[0086] Extrusion blow molding typically consists of a cycle of 4 to 6 steps. In most cases, the process is organized as a very high production operation for making plastic bottles. The sequence is automated and usually integrated with downstream operations such as bottle filling and labeling. It is preferred that the blown container be rigid, and rigidity depends on wall thickness and the nature of the materials being used. The steps in extrusion blow molding can include: (1) extrusion of parison; (2) parison is pinched at the top and sealed at the bottom around a metal blow pin as the two halves of the mold come together; (3) the tube is inflated so that it takes the shape of the mold cavity; and (4) mold is opened to remove the solidified part.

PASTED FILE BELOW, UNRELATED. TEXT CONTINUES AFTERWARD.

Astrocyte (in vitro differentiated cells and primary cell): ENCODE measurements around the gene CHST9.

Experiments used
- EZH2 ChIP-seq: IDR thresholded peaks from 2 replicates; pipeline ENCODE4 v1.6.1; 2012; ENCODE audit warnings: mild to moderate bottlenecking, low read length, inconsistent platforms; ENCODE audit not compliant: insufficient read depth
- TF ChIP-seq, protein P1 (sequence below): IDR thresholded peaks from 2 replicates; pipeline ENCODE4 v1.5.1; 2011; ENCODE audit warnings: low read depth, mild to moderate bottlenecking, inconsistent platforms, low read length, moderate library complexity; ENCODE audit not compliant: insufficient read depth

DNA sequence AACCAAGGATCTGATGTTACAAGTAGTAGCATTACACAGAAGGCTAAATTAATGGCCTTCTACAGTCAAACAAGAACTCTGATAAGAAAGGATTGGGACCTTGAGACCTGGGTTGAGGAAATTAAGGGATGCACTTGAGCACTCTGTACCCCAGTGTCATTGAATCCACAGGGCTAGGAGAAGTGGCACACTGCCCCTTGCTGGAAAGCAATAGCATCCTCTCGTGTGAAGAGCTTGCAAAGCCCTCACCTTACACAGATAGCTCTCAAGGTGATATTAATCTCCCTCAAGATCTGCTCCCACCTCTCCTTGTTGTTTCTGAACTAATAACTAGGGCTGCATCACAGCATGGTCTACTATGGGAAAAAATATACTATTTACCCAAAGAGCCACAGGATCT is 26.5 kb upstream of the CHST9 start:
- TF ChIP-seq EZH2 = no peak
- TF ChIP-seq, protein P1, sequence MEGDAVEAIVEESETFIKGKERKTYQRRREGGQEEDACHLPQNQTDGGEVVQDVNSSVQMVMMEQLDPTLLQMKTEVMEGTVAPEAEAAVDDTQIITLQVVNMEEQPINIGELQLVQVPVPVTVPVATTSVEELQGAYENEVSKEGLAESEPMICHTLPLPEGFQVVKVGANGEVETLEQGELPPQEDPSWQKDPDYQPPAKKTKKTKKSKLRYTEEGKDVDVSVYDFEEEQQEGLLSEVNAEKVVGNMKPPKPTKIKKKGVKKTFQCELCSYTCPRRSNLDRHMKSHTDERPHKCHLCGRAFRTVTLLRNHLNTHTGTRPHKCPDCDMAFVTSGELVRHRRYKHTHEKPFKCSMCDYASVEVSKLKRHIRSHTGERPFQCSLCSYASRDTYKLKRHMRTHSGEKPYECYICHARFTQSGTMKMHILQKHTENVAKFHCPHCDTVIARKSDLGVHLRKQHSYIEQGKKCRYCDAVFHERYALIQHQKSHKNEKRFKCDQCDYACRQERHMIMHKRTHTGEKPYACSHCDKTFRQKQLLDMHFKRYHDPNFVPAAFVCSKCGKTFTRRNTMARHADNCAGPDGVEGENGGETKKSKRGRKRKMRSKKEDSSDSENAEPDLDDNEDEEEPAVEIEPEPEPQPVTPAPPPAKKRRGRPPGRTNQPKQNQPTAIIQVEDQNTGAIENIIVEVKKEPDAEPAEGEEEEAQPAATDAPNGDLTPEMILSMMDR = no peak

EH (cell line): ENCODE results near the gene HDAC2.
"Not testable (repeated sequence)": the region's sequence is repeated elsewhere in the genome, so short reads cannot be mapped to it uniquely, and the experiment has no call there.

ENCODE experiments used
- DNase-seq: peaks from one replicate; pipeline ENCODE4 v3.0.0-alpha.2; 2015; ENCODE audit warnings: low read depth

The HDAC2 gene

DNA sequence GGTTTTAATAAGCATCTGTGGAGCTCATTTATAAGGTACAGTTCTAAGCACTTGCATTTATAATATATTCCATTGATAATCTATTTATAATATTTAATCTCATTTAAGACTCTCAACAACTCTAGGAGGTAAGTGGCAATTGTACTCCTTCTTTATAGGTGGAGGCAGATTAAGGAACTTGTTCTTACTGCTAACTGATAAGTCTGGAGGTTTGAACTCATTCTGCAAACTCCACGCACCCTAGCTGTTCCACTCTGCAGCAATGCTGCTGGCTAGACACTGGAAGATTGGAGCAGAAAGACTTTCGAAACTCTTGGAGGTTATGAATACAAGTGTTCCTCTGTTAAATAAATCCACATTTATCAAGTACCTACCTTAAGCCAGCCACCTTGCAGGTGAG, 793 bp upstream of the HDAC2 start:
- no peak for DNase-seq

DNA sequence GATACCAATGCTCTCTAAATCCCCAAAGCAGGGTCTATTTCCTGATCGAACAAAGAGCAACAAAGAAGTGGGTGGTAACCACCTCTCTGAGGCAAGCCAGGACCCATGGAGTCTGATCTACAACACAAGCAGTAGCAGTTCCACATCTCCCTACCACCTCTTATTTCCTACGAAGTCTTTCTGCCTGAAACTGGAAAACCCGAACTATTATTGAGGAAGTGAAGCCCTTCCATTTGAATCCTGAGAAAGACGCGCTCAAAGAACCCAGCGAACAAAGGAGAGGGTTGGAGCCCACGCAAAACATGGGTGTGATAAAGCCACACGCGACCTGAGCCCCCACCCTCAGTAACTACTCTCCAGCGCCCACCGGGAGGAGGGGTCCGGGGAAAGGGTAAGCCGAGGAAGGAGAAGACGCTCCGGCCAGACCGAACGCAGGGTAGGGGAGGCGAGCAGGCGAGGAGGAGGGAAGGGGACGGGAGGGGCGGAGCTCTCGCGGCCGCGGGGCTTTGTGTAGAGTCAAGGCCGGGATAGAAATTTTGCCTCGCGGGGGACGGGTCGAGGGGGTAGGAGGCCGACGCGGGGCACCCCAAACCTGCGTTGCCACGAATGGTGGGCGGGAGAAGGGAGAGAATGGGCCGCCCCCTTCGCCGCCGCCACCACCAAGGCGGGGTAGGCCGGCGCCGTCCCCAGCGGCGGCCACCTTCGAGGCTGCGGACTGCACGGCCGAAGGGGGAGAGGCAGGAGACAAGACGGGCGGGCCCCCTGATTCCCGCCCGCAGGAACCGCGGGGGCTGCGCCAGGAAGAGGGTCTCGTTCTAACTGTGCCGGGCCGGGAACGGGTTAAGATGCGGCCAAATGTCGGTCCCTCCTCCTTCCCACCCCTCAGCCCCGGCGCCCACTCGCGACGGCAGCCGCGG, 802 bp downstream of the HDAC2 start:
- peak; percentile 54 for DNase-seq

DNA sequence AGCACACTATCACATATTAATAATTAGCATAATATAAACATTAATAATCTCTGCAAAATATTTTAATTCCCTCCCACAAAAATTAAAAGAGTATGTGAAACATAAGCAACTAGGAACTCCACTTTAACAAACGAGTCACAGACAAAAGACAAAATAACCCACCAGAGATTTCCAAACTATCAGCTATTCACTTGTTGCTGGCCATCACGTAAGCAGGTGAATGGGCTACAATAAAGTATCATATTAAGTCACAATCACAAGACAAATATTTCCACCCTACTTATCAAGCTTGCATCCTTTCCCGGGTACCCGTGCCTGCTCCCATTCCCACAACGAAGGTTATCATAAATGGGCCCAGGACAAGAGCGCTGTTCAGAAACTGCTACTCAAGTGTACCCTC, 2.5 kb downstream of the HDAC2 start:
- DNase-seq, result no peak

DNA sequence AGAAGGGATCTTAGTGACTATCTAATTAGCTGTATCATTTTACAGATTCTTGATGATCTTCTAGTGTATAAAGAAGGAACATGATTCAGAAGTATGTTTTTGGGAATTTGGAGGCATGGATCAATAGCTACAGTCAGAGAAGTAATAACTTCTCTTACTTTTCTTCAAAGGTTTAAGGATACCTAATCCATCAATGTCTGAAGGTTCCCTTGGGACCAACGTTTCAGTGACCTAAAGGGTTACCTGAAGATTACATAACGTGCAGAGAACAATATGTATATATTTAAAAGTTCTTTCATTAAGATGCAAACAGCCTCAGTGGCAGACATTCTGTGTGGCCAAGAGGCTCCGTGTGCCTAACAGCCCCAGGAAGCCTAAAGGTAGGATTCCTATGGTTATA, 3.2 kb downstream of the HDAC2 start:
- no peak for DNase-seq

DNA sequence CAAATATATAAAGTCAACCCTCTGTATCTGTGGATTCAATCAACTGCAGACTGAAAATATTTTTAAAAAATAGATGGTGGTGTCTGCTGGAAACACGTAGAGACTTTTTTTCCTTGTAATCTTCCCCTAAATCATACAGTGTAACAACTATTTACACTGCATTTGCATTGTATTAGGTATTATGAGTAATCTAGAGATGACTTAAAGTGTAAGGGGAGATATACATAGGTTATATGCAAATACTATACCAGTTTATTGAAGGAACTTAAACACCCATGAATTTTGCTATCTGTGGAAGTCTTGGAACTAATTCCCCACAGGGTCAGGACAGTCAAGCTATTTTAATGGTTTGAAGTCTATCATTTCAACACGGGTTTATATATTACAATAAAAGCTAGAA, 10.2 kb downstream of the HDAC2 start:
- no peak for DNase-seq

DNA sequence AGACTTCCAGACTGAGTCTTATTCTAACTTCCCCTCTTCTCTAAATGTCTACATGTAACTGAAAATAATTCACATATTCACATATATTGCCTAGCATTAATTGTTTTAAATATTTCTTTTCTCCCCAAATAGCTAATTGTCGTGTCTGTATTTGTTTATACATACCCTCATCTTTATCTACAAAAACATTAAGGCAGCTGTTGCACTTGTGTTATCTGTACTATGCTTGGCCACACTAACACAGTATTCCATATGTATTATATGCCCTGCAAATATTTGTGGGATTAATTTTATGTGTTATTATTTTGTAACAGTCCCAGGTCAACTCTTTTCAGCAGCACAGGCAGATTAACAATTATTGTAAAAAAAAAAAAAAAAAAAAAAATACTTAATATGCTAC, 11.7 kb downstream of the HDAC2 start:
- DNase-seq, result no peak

[0087] In injection blow molding, the starting parison is injection molded rather than extruded. A simplified sequence is outlined below. Compared to its extrusion-based competitor, the injection blow-molding process has a lower production rate. The steps of injection blow molding can include: (1) parison is injection molded around a blowing rod; (2) injection mold is opened and parison is transferred to a blow mold; (3) soft polymer is inflated to conform to a blow mold; and (4) blow mold is opened and blown product is removed. Non-limiting examples of blow molded articles comprising multi-layered sheets described herein include drums, bottles, hollow panels, sheds and utility structures.